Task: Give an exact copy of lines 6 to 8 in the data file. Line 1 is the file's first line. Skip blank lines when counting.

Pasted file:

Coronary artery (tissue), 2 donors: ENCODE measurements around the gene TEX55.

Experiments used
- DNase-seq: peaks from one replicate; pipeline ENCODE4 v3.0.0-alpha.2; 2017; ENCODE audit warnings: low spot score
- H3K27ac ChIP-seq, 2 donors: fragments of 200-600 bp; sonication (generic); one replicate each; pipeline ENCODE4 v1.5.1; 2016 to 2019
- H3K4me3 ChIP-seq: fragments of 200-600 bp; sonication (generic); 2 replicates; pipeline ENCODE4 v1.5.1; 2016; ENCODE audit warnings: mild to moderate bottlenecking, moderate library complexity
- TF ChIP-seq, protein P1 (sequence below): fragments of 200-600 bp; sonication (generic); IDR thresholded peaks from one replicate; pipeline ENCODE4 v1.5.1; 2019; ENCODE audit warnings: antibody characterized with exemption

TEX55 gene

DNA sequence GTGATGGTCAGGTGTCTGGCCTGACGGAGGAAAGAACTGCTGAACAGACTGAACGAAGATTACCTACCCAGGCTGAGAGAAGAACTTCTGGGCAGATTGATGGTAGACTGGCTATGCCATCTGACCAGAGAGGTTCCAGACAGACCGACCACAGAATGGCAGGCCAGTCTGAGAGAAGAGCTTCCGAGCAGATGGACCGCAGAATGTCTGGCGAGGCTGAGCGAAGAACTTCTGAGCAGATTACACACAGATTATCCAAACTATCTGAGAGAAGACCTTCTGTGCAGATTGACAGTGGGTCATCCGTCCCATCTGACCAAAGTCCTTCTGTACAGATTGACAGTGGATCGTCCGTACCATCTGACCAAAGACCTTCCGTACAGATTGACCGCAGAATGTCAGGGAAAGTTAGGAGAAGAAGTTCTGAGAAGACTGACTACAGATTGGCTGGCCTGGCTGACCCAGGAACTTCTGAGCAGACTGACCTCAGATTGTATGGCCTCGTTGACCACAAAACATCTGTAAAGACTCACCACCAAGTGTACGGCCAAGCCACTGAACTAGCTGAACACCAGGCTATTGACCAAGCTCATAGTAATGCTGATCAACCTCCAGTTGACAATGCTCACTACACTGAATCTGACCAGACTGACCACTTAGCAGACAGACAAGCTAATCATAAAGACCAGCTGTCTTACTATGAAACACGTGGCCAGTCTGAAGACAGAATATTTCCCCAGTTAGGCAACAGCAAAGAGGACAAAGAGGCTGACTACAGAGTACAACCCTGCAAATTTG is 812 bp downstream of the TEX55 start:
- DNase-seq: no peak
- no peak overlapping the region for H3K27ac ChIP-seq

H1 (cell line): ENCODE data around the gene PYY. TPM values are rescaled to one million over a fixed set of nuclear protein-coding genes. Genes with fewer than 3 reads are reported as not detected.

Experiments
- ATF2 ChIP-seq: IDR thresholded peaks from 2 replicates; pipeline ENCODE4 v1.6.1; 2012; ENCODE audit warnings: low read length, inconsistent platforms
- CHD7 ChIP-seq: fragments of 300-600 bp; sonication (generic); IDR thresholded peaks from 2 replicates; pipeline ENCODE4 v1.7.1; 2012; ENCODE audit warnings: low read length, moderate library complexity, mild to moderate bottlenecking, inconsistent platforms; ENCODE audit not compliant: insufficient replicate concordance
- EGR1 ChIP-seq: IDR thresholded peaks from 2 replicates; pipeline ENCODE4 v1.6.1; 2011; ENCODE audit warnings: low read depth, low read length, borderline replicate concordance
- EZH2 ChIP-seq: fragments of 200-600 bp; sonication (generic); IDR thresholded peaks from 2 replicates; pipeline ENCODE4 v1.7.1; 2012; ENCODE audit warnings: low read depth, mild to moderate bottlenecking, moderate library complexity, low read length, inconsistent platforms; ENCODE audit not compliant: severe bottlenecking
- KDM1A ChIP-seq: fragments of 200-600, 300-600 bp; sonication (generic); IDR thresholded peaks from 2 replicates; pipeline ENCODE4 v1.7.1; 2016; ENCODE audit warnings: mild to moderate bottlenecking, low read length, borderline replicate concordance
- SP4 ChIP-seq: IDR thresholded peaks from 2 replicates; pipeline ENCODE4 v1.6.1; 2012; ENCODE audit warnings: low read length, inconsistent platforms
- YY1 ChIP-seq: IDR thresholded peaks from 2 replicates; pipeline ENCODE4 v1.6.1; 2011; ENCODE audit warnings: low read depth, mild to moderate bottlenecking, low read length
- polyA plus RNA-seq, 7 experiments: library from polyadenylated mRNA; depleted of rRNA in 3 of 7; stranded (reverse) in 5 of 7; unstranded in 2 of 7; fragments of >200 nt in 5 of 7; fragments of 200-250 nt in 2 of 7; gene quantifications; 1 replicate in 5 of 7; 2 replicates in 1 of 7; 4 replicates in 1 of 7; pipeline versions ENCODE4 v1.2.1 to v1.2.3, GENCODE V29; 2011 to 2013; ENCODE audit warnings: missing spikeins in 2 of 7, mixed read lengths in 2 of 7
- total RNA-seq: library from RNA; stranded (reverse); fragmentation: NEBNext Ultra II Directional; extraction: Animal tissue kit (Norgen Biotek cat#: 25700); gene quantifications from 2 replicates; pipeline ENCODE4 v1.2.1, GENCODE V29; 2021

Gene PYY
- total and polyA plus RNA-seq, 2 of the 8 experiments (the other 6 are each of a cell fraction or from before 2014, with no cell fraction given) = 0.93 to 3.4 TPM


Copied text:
- TF ChIP-seq, protein P1 (sequence below): fragments of 200-600 bp; sonication (generic); IDR thresholded peaks from one replicate; pipeline ENCODE4 v1.5.1; 2019; ENCODE audit warnings: antibody characterized with exemption

TEX55 gene

DNA sequence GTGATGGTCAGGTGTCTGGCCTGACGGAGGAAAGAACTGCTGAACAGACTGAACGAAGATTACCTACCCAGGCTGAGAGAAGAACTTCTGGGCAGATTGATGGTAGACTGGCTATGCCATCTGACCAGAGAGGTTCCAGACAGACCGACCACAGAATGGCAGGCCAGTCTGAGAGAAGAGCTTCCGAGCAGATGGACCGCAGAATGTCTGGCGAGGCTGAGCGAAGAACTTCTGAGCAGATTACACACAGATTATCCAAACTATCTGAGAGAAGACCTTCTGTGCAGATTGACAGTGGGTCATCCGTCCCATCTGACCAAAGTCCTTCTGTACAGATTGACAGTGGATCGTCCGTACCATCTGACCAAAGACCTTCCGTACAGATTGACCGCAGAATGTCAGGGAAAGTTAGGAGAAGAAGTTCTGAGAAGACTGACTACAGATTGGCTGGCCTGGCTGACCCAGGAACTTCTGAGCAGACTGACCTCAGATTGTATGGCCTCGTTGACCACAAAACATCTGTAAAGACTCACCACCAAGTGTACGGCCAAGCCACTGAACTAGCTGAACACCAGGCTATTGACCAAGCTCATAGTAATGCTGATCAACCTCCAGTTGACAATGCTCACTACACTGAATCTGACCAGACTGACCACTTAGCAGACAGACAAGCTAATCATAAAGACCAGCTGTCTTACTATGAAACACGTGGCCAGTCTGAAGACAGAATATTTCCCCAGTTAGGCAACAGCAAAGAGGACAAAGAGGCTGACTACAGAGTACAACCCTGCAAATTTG is 812 bp downstream of the TEX55 start: